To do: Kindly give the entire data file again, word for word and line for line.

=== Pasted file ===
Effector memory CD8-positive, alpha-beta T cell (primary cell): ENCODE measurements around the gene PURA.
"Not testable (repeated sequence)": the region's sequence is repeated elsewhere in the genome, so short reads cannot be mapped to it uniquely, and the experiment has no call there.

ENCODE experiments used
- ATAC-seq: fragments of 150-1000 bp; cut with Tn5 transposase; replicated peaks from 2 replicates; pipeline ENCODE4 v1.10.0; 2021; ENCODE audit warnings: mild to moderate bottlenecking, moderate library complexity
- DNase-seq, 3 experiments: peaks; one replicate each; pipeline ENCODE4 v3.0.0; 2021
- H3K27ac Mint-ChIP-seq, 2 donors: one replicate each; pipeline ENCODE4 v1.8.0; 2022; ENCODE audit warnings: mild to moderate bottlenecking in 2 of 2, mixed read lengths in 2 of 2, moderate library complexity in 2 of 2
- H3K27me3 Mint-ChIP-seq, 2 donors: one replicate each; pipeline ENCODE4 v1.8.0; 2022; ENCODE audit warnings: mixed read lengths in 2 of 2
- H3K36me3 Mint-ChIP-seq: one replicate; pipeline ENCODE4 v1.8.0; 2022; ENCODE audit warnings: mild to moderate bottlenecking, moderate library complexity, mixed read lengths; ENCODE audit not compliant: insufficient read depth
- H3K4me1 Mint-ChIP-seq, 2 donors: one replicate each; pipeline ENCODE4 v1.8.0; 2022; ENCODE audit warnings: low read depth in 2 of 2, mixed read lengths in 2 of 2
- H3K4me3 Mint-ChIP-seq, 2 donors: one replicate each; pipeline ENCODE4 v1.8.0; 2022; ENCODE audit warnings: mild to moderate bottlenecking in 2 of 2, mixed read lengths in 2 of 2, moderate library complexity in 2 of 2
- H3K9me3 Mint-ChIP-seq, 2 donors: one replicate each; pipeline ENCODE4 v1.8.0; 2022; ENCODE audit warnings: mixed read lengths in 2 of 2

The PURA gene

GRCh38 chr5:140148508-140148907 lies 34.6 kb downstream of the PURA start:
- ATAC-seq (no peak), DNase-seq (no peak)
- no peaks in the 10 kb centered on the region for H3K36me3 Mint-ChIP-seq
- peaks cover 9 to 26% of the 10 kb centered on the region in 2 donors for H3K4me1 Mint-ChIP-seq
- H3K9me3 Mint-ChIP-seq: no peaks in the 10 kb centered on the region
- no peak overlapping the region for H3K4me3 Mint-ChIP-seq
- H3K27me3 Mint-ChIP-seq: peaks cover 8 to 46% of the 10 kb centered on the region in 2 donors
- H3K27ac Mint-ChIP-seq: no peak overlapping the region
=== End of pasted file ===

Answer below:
Effector memory CD8-positive, alpha-beta T cell (primary cell): ENCODE measurements around the gene PURA.
"Not testable (repeated sequence)": the region's sequence is repeated elsewhere in the genome, so short reads cannot be mapped to it uniquely, and the experiment has no call there.

ENCODE experiments used
- ATAC-seq: fragments of 150-1000 bp; cut with Tn5 transposase; replicated peaks from 2 replicates; pipeline ENCODE4 v1.10.0; 2021; ENCODE audit warnings: mild to moderate bottlenecking, moderate library complexity
- DNase-seq, 3 experiments: peaks; one replicate each; pipeline ENCODE4 v3.0.0; 2021
- H3K27ac Mint-ChIP-seq, 2 donors: one replicate each; pipeline ENCODE4 v1.8.0; 2022; ENCODE audit warnings: mild to moderate bottlenecking in 2 of 2, mixed read lengths in 2 of 2, moderate library complexity in 2 of 2
- H3K27me3 Mint-ChIP-seq, 2 donors: one replicate each; pipeline ENCODE4 v1.8.0; 2022; ENCODE audit warnings: mixed read lengths in 2 of 2
- H3K36me3 Mint-ChIP-seq: one replicate; pipeline ENCODE4 v1.8.0; 2022; ENCODE audit warnings: mild to moderate bottlenecking, moderate library complexity, mixed read lengths; ENCODE audit not compliant: insufficient read depth
- H3K4me1 Mint-ChIP-seq, 2 donors: one replicate each; pipeline ENCODE4 v1.8.0; 2022; ENCODE audit warnings: low read depth in 2 of 2, mixed read lengths in 2 of 2
- H3K4me3 Mint-ChIP-seq, 2 donors: one replicate each; pipeline ENCODE4 v1.8.0; 2022; ENCODE audit warnings: mild to moderate bottlenecking in 2 of 2, mixed read lengths in 2 of 2, moderate library complexity in 2 of 2
- H3K9me3 Mint-ChIP-seq, 2 donors: one replicate each; pipeline ENCODE4 v1.8.0; 2022; ENCODE audit warnings: mixed read lengths in 2 of 2

The PURA gene

GRCh38 chr5:140148508-140148907 lies 34.6 kb downstream of the PURA start:
- ATAC-seq (no peak), DNase-seq (no peak)
- no peaks in the 10 kb centered on the region for H3K36me3 Mint-ChIP-seq
- peaks cover 9 to 26% of the 10 kb centered on the region in 2 donors for H3K4me1 Mint-ChIP-seq
- H3K9me3 Mint-ChIP-seq: no peaks in the 10 kb centered on the region
- no peak overlapping the region for H3K4me3 Mint-ChIP-seq
- H3K27me3 Mint-ChIP-seq: peaks cover 8 to 46% of the 10 kb centered on the region in 2 donors
- H3K27ac Mint-ChIP-seq: no peak overlapping the region